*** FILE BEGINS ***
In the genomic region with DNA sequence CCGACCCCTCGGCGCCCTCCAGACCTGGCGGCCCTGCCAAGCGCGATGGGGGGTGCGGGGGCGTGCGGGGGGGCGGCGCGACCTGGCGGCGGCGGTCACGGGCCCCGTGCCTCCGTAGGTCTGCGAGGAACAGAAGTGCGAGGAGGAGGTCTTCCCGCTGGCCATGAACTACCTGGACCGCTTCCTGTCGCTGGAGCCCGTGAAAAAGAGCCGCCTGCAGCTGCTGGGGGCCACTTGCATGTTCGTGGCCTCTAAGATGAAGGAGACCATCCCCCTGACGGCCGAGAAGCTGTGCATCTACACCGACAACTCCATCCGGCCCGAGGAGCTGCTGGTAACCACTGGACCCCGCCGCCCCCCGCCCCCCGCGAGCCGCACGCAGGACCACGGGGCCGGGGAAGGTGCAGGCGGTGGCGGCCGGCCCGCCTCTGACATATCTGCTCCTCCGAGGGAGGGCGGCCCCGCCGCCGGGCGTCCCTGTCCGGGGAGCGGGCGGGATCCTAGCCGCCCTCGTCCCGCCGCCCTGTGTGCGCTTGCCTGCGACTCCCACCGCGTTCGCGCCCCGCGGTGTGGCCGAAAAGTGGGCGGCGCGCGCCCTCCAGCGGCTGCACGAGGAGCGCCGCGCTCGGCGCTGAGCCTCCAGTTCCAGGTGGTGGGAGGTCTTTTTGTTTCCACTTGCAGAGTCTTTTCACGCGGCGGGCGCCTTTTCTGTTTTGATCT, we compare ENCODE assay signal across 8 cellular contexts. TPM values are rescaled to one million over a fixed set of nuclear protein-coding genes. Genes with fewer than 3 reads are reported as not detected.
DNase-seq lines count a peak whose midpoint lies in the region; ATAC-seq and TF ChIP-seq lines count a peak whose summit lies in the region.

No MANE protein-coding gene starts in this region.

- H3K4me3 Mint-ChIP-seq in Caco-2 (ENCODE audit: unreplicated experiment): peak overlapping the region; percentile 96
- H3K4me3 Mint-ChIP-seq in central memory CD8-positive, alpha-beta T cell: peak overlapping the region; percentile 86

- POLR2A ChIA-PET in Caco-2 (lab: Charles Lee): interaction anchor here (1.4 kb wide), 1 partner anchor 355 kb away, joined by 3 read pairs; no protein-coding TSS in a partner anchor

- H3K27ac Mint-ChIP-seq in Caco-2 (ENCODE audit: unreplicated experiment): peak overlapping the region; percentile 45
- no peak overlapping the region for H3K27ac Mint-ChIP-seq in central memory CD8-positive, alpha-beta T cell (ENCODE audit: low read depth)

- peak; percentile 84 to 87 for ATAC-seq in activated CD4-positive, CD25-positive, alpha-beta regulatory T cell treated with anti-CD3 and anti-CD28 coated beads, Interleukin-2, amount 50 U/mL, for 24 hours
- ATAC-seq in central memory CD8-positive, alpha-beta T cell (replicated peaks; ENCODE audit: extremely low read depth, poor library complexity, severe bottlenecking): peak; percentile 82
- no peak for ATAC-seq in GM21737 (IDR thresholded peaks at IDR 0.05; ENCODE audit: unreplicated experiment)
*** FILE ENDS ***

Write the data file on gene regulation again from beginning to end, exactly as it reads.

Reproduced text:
In the genomic region with DNA sequence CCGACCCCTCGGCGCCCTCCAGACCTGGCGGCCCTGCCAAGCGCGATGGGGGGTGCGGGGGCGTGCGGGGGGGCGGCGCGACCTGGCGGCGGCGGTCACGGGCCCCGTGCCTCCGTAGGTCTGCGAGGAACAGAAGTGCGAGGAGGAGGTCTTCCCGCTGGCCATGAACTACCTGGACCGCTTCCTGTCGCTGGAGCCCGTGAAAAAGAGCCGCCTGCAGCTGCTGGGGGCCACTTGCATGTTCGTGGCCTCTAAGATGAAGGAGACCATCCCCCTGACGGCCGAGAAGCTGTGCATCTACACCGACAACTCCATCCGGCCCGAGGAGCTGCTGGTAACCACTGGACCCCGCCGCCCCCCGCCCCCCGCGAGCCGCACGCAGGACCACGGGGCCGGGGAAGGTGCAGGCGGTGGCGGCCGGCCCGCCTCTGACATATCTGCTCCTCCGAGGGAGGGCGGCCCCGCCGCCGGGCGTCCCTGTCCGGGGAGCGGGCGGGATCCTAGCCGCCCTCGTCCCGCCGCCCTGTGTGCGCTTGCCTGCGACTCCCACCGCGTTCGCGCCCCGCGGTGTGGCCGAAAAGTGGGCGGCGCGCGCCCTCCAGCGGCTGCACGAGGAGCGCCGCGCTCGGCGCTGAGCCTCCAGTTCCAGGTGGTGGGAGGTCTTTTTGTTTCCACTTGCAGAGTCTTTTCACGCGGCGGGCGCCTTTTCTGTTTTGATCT, we compare ENCODE assay signal across 8 cellular contexts. TPM values are rescaled to one million over a fixed set of nuclear protein-coding genes. Genes with fewer than 3 reads are reported as not detected.
DNase-seq lines count a peak whose midpoint lies in the region; ATAC-seq and TF ChIP-seq lines count a peak whose summit lies in the region.

No MANE protein-coding gene starts in this region.

- H3K4me3 Mint-ChIP-seq in Caco-2 (ENCODE audit: unreplicated experiment): peak overlapping the region; percentile 96
- H3K4me3 Mint-ChIP-seq in central memory CD8-positive, alpha-beta T cell: peak overlapping the region; percentile 86

- POLR2A ChIA-PET in Caco-2 (lab: Charles Lee): interaction anchor here (1.4 kb wide), 1 partner anchor 355 kb away, joined by 3 read pairs; no protein-coding TSS in a partner anchor

- H3K27ac Mint-ChIP-seq in Caco-2 (ENCODE audit: unreplicated experiment): peak overlapping the region; percentile 45
- no peak overlapping the region for H3K27ac Mint-ChIP-seq in central memory CD8-positive, alpha-beta T cell (ENCODE audit: low read depth)

- peak; percentile 84 to 87 for ATAC-seq in activated CD4-positive, CD25-positive, alpha-beta regulatory T cell treated with anti-CD3 and anti-CD28 coated beads, Interleukin-2, amount 50 U/mL, for 24 hours
- ATAC-seq in central memory CD8-positive, alpha-beta T cell (replicated peaks; ENCODE audit: extremely low read depth, poor library complexity, severe bottlenecking): peak; percentile 82
- no peak for ATAC-seq in GM21737 (IDR thresholded peaks at IDR 0.05; ENCODE audit: unreplicated experiment)